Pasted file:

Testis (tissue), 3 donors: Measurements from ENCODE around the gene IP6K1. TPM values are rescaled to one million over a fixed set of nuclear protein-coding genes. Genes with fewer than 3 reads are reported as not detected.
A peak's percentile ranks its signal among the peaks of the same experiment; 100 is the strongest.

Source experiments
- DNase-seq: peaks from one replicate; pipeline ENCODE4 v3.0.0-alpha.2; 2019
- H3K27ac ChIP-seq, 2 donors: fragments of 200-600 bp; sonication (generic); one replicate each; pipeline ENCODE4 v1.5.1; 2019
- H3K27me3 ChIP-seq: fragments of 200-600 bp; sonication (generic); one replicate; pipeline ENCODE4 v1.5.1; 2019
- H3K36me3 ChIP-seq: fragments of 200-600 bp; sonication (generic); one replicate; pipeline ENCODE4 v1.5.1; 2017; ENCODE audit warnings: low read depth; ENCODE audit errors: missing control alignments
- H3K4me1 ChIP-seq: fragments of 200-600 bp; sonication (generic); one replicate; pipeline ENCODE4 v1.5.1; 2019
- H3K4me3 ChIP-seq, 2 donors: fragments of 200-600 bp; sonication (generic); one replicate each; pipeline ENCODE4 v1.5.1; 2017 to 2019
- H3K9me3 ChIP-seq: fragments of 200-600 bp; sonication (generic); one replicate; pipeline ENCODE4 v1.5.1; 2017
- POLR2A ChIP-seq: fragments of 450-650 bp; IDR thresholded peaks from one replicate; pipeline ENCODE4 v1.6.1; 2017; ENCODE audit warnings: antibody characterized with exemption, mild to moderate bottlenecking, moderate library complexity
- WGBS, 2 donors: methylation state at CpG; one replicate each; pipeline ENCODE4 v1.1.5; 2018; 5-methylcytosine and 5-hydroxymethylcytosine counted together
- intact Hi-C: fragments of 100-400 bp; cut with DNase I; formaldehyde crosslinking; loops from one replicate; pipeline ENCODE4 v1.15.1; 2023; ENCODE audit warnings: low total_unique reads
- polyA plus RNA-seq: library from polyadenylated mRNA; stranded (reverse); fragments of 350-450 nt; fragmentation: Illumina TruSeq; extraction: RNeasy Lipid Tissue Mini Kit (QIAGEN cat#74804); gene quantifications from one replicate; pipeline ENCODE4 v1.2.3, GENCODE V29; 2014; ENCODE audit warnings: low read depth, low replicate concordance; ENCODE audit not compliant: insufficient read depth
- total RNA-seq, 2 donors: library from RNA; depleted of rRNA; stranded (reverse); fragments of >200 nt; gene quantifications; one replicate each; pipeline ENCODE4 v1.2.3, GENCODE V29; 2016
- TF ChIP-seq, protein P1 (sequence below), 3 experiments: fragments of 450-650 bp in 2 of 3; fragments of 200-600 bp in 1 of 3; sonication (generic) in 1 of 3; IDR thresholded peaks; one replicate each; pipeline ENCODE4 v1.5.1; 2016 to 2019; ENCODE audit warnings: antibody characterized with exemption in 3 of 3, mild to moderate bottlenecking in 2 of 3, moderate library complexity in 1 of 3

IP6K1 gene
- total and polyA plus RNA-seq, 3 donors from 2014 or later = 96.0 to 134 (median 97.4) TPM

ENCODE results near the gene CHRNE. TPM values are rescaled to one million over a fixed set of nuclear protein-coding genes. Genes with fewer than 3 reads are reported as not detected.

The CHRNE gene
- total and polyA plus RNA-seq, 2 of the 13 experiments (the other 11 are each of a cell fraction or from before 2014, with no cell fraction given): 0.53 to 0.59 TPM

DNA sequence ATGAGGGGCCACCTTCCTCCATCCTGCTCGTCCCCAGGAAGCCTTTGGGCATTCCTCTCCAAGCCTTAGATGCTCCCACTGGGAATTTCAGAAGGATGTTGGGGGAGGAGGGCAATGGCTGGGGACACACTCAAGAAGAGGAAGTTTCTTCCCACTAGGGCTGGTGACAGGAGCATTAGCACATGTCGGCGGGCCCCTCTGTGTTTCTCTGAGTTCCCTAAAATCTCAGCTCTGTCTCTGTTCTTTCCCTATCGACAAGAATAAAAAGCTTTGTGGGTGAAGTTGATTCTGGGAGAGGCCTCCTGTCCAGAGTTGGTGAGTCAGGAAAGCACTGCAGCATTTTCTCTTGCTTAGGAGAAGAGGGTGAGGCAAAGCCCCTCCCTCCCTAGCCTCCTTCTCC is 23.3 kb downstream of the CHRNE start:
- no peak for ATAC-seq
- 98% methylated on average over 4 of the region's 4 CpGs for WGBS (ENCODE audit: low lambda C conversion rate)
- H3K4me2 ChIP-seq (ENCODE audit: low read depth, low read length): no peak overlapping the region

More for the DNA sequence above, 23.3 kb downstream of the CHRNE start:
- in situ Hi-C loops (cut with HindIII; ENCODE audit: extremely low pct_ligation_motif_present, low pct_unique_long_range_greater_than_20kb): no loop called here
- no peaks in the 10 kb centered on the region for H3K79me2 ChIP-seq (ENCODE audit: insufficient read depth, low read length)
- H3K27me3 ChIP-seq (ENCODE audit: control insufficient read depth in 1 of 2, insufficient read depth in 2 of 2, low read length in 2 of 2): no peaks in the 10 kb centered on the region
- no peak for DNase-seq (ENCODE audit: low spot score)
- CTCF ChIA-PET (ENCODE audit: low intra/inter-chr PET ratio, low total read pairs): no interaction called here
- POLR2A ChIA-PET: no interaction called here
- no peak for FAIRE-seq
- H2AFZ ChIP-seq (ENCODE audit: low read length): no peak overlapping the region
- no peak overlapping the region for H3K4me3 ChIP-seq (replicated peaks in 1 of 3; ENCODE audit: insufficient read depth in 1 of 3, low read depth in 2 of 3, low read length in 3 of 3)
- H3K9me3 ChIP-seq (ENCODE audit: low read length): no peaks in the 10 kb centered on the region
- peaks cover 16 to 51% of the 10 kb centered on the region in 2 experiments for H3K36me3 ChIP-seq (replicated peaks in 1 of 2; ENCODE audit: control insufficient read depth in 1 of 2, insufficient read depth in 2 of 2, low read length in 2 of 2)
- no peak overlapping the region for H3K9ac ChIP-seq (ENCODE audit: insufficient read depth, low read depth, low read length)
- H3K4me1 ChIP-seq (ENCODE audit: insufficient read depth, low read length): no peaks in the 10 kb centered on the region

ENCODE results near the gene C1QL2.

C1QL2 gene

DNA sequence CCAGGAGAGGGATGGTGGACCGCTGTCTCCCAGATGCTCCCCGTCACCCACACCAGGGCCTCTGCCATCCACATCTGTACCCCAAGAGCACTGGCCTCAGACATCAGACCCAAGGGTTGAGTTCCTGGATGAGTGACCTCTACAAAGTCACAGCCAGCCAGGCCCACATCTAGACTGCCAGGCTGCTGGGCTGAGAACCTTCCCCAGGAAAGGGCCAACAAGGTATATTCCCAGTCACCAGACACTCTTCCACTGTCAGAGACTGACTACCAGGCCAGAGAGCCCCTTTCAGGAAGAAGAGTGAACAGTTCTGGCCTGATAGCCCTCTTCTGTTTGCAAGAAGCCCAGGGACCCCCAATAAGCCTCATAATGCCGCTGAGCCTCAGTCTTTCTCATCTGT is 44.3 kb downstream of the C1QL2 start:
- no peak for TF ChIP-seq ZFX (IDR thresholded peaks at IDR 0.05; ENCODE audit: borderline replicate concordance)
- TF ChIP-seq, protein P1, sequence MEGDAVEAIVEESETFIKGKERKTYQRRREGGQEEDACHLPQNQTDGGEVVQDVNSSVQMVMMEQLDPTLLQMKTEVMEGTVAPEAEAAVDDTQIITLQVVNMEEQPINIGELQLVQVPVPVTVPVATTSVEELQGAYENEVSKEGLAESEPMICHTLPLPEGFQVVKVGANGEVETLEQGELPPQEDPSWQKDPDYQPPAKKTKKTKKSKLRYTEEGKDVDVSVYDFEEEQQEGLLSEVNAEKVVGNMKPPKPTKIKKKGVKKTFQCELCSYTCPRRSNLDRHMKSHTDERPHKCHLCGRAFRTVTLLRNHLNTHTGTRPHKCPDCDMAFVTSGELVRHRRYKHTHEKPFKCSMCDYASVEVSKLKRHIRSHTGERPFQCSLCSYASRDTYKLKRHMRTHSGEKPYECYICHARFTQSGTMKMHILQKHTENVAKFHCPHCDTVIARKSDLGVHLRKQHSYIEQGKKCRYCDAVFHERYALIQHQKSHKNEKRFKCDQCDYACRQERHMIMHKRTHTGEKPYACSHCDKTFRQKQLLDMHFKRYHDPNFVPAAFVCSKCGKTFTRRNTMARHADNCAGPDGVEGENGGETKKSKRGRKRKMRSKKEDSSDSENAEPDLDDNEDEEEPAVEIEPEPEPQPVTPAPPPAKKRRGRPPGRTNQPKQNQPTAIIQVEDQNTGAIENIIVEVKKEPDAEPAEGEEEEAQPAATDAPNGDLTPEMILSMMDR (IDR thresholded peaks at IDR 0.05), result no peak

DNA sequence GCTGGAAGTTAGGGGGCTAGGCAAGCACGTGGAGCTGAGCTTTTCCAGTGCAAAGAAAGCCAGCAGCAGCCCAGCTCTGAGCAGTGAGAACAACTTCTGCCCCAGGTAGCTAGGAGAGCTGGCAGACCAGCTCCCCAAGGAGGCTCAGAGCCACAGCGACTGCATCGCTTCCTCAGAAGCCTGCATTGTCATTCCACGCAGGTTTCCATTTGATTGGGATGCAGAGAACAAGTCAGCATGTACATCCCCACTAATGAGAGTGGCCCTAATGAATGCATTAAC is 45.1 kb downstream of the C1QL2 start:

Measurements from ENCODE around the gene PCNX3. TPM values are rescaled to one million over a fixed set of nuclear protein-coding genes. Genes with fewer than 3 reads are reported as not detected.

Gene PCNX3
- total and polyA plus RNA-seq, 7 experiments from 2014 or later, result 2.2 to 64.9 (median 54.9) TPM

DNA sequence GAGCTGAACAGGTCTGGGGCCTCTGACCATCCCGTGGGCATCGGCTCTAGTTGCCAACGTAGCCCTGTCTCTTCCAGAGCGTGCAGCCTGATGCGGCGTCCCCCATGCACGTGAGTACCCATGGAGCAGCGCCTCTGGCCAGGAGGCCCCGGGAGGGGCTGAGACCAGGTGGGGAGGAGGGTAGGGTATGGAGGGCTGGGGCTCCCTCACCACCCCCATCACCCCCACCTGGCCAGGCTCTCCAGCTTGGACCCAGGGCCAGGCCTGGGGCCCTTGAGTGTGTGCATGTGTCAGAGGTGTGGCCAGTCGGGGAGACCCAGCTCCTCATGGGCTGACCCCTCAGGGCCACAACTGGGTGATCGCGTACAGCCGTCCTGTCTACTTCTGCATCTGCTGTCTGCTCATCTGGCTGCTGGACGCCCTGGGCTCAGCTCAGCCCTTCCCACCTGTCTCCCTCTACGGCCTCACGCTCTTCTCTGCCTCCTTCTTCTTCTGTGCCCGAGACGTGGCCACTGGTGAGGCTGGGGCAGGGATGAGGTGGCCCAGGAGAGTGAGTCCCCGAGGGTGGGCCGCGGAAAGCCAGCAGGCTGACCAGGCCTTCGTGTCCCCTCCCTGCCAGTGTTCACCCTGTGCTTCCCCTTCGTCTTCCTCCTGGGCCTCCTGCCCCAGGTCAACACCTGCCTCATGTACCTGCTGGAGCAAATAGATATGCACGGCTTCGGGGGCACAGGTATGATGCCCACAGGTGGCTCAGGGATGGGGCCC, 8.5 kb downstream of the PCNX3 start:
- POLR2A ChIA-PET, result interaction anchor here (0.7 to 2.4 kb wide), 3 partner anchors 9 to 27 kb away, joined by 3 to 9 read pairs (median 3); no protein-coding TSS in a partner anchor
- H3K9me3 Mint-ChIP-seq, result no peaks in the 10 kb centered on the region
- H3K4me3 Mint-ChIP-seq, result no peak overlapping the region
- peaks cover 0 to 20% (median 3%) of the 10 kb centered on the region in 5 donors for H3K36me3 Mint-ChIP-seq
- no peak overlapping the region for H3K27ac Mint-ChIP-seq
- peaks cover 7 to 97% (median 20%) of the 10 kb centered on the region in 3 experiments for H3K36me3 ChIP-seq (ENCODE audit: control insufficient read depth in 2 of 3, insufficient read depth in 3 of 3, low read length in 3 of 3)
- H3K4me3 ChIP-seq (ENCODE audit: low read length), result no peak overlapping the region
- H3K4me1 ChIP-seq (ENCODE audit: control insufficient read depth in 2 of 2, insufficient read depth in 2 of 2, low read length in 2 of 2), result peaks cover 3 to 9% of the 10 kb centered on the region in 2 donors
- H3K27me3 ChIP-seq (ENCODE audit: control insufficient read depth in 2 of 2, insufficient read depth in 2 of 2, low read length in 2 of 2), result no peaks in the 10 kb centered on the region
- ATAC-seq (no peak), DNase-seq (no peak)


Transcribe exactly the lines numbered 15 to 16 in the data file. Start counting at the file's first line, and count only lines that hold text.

- total RNA-seq, 2 donors: library from RNA; depleted of rRNA; stranded (reverse); fragments of >200 nt; gene quantifications; one replicate each; pipeline ENCODE4 v1.2.3, GENCODE V29; 2016
- TF ChIP-seq, protein P1 (sequence below), 3 experiments: fragments of 450-650 bp in 2 of 3; fragments of 200-600 bp in 1 of 3; sonication (generic) in 1 of 3; IDR thresholded peaks; one replicate each; pipeline ENCODE4 v1.5.1; 2016 to 2019; ENCODE audit warnings: antibody characterized with exemption in 3 of 3, mild to moderate bottlenecking in 2 of 3, moderate library complexity in 1 of 3